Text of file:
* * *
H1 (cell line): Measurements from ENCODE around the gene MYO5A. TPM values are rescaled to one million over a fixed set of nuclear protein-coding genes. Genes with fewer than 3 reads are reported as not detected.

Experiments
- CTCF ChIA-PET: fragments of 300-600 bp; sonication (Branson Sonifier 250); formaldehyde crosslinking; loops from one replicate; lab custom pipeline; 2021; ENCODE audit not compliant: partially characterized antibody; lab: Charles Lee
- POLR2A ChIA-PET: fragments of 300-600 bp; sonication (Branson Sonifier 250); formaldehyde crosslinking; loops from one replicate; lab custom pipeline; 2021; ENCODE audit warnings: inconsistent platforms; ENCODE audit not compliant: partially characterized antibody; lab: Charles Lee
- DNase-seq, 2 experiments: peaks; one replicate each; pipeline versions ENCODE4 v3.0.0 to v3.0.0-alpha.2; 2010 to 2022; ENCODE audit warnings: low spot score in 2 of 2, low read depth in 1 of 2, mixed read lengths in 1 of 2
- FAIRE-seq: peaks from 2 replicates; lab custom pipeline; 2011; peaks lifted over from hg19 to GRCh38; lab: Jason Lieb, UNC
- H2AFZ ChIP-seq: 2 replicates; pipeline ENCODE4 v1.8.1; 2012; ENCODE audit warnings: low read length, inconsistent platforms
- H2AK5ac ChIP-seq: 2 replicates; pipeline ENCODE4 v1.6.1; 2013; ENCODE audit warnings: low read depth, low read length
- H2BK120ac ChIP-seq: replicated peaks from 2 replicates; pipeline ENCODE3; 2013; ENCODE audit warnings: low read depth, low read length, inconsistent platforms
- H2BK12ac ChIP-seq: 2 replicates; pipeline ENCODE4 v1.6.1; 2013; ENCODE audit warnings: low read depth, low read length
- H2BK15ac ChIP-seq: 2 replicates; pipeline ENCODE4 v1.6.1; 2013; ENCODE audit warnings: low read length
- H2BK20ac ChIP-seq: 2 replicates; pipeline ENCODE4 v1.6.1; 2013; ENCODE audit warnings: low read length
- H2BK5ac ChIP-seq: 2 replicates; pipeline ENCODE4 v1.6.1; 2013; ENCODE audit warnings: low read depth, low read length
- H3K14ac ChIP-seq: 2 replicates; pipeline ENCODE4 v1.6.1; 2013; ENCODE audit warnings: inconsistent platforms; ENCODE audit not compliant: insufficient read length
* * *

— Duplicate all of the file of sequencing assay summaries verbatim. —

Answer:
H1 (cell line): Measurements from ENCODE around the gene MYO5A. TPM values are rescaled to one million over a fixed set of nuclear protein-coding genes. Genes with fewer than 3 reads are reported as not detected.

Experiments
- CTCF ChIA-PET: fragments of 300-600 bp; sonication (Branson Sonifier 250); formaldehyde crosslinking; loops from one replicate; lab custom pipeline; 2021; ENCODE audit not compliant: partially characterized antibody; lab: Charles Lee
- POLR2A ChIA-PET: fragments of 300-600 bp; sonication (Branson Sonifier 250); formaldehyde crosslinking; loops from one replicate; lab custom pipeline; 2021; ENCODE audit warnings: inconsistent platforms; ENCODE audit not compliant: partially characterized antibody; lab: Charles Lee
- DNase-seq, 2 experiments: peaks; one replicate each; pipeline versions ENCODE4 v3.0.0 to v3.0.0-alpha.2; 2010 to 2022; ENCODE audit warnings: low spot score in 2 of 2, low read depth in 1 of 2, mixed read lengths in 1 of 2
- FAIRE-seq: peaks from 2 replicates; lab custom pipeline; 2011; peaks lifted over from hg19 to GRCh38; lab: Jason Lieb, UNC
- H2AFZ ChIP-seq: 2 replicates; pipeline ENCODE4 v1.8.1; 2012; ENCODE audit warnings: low read length, inconsistent platforms
- H2AK5ac ChIP-seq: 2 replicates; pipeline ENCODE4 v1.6.1; 2013; ENCODE audit warnings: low read depth, low read length
- H2BK120ac ChIP-seq: replicated peaks from 2 replicates; pipeline ENCODE3; 2013; ENCODE audit warnings: low read depth, low read length, inconsistent platforms
- H2BK12ac ChIP-seq: 2 replicates; pipeline ENCODE4 v1.6.1; 2013; ENCODE audit warnings: low read depth, low read length
- H2BK15ac ChIP-seq: 2 replicates; pipeline ENCODE4 v1.6.1; 2013; ENCODE audit warnings: low read length
- H2BK20ac ChIP-seq: 2 replicates; pipeline ENCODE4 v1.6.1; 2013; ENCODE audit warnings: low read length
- H2BK5ac ChIP-seq: 2 replicates; pipeline ENCODE4 v1.6.1; 2013; ENCODE audit warnings: low read depth, low read length
- H3K14ac ChIP-seq: 2 replicates; pipeline ENCODE4 v1.6.1; 2013; ENCODE audit warnings: inconsistent platforms; ENCODE audit not compliant: insufficient read length